'Solid' Nadal powers ahead at Indian Wells
Rafael Nadal plays a backhand volley against Guido Pella in their second round match at the Indian Wells on March 12. Photograph: (AFP)
A "solid" effort saw three-time champion Rafael Nadal safely through to the third round of the ATP Indian Wells Masters on Sunday with a 6-3, 6-2 victory over Guido Pella.
French Open champion Garbine Muguruza battled past tenacious teenager Kayla Day 3-6, 7-5, 6-2 on Sunday to reach the fourth round of the Indian Wells WTA hard court tournament.
The seventh seed from Spain next faces Ukrainian 10th seed Elina Svitolina, a 6-2, 6-1 winner over Australian Daria Gavrilova.
Launching his campaign after a first-round bye, Nadal was happy to forego the fireworks on a blazing hot Stadium Court and secure a workmanlike win in one hour and 21 minutes.
"It was a solid match," Nadal said of a contest made trickier by facing another left-hander in heat that had the balls flying.
"I didn't try to do amazing things. I tried to play solid. I tried to find the rhythm, and I think I did. For moments I played well. For moments I played a little bit less well. Important thing, I won, and I won in straight sets."
Pella seized the early initiative, breaking Nadal in the third game. But Nadal won six of the next seven games to pocket the set and go up a break to open the second.
Pella recouped the break in the second game of the second set, but Nadal regained the advantage with a break for 5-2 and calmly served it out.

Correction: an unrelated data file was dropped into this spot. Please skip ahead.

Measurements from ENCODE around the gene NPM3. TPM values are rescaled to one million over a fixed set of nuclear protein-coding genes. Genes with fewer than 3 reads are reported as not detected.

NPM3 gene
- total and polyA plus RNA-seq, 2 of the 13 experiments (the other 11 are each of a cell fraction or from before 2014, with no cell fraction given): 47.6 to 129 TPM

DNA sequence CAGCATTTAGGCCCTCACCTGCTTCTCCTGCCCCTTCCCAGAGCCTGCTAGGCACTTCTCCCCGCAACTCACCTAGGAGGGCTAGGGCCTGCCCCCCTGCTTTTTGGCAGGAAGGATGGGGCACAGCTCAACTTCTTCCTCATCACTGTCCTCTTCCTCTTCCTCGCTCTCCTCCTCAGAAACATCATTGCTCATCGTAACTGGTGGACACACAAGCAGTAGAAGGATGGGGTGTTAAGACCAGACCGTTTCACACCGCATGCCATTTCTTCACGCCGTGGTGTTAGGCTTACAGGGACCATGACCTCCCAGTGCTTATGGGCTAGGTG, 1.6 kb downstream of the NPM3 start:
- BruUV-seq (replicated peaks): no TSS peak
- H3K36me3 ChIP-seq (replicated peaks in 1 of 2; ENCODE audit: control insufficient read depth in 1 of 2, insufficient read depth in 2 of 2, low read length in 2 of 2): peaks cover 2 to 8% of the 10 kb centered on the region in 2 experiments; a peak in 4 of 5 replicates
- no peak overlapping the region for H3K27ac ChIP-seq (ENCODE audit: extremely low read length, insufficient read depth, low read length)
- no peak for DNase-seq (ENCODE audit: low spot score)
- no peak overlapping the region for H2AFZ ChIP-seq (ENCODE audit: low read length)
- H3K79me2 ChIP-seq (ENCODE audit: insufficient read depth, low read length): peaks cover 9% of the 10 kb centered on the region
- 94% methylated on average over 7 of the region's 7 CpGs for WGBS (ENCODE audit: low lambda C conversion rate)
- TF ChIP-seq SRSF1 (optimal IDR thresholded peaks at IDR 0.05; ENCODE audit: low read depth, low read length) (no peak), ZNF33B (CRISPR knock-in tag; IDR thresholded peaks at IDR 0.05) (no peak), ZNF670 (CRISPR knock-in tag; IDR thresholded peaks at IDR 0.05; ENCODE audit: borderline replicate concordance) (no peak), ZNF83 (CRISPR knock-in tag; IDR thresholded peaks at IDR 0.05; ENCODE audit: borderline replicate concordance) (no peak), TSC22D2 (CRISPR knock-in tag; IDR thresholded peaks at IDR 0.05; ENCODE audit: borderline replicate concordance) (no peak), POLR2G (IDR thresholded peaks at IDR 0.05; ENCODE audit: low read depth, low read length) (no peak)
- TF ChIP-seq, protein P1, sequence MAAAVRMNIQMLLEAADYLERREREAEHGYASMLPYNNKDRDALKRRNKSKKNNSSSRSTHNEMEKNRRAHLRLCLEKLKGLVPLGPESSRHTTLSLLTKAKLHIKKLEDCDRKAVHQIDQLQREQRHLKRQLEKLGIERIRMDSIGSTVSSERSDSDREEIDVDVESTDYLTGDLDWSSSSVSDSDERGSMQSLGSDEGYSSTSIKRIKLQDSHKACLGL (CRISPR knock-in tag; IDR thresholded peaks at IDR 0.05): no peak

He knows he'll have to turn up the intensity if he wants to end a hard court title drought stretching back to 2014.
He's drawn in the so-called "quarter of death" that also features second-seeded Novak Djokovic, the three-time defending champion and five-time overall Indian Wells winner, along with four-time champion Roger Federer.
Federer cemented his return from a 2016 disrupted by injury with a triumph over Nadal in the Australian Open final in January, the Swiss star's 18th Grand Slam title.
Djokovic, rocked by a second-round exit at the Australian Open, was to launch his bid for a fourth straight Indian Wells title against Britain's Kyle Edmund on Sunday, while Federer took on France's Stephane Robert in the marquee match of the night session.
Only one of the star trio can make it to the semi-finals, where fourth-seeded Kei Nishikori or sixth-seeded Marin Cilic could await.
Japan's Nishikori, a two-time finalist this year still looking for a first title of the season, eased past Britain's Daniel Evans 6-3, 6-4.
Nishikori had reason to know how dangerous the Briton could be. Evans shocked him four years ago in the first round of the US Open.
"I know he can play great tennis and when he was playing aggressively, he was very tough to play," Nishikori said. "But I think I managed really well from the first point until the end. I think it was a good start."
The jam-packed half of the draw is a contrast to the wide-open top half, which lost a lot of its lustre on Saturday when world number one Andy Murray was stunned by 129th-ranked Canadian qualifier Vasek Pospisil.
"That's sport, no?" Nadal said. "Yesterday probably Andy didn't play his best match and Vasek served very well. So then you go to a tiebreak and anything can happen."
While Murray arrived in Indian Wells off a victory in Dubai, Nadal noted that the venue has not been kind to the Briton in the past and he expected Murray to be back at full strength for the fast-approaching Miami Masters.
"Sometimes you don't feel comfortable in one event, and it's difficult to overcome that," Nadal said, recalling his string of disappointments in Cincinnati before he managed a victory there. "When you have bad feelings in one event, sometimes it's difficult to overcome that."